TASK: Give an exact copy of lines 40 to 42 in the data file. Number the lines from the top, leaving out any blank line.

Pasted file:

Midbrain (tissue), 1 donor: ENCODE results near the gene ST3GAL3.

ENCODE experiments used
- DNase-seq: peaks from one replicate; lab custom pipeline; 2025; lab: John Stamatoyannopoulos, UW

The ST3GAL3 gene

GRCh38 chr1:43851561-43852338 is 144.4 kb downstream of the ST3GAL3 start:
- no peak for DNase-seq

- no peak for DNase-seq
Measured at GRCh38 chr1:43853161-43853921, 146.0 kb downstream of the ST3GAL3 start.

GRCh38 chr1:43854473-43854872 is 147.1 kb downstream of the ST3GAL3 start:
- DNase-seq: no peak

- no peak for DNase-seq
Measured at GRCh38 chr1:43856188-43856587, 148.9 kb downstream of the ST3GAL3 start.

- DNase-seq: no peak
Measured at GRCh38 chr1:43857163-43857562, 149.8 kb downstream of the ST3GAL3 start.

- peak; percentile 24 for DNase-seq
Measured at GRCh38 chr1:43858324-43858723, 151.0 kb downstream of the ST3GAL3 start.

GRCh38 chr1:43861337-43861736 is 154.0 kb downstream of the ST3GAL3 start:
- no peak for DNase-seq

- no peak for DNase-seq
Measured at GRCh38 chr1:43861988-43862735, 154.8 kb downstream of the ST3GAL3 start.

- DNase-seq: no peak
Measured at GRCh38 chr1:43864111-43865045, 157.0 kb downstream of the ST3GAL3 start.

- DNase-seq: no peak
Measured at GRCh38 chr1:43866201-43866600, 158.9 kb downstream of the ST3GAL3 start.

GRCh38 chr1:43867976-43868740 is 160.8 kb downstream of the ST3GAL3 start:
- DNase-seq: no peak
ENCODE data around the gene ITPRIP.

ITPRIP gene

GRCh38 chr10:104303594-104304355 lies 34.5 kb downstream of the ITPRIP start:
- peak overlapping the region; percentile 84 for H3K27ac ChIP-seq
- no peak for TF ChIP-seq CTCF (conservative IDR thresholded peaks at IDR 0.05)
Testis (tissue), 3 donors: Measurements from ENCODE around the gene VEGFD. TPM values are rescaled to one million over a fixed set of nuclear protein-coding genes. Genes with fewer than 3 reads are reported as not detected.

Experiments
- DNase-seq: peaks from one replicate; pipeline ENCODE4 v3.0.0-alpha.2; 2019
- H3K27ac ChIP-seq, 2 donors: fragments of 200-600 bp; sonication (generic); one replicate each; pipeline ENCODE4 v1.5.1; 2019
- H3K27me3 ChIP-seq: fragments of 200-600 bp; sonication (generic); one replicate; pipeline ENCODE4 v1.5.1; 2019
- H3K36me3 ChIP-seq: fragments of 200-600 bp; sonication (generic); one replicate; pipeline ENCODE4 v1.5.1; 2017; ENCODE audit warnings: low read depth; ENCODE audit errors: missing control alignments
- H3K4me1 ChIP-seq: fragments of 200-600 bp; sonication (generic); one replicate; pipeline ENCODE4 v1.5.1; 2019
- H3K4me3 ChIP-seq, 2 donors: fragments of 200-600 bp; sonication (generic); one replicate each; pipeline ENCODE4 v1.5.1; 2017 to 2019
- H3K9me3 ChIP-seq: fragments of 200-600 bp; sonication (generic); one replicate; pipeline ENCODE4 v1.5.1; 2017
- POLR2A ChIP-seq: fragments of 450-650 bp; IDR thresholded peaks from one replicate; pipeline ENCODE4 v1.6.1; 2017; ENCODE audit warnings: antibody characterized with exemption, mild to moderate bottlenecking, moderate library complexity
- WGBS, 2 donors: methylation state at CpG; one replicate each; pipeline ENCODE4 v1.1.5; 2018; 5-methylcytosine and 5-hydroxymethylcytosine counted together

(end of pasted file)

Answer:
- H3K9me3 ChIP-seq: fragments of 200-600 bp; sonication (generic); one replicate; pipeline ENCODE4 v1.5.1; 2017
- POLR2A ChIP-seq: fragments of 450-650 bp; IDR thresholded peaks from one replicate; pipeline ENCODE4 v1.6.1; 2017; ENCODE audit warnings: antibody characterized with exemption, mild to moderate bottlenecking, moderate library complexity
- WGBS, 2 donors: methylation state at CpG; one replicate each; pipeline ENCODE4 v1.1.5; 2018; 5-methylcytosine and 5-hydroxymethylcytosine counted together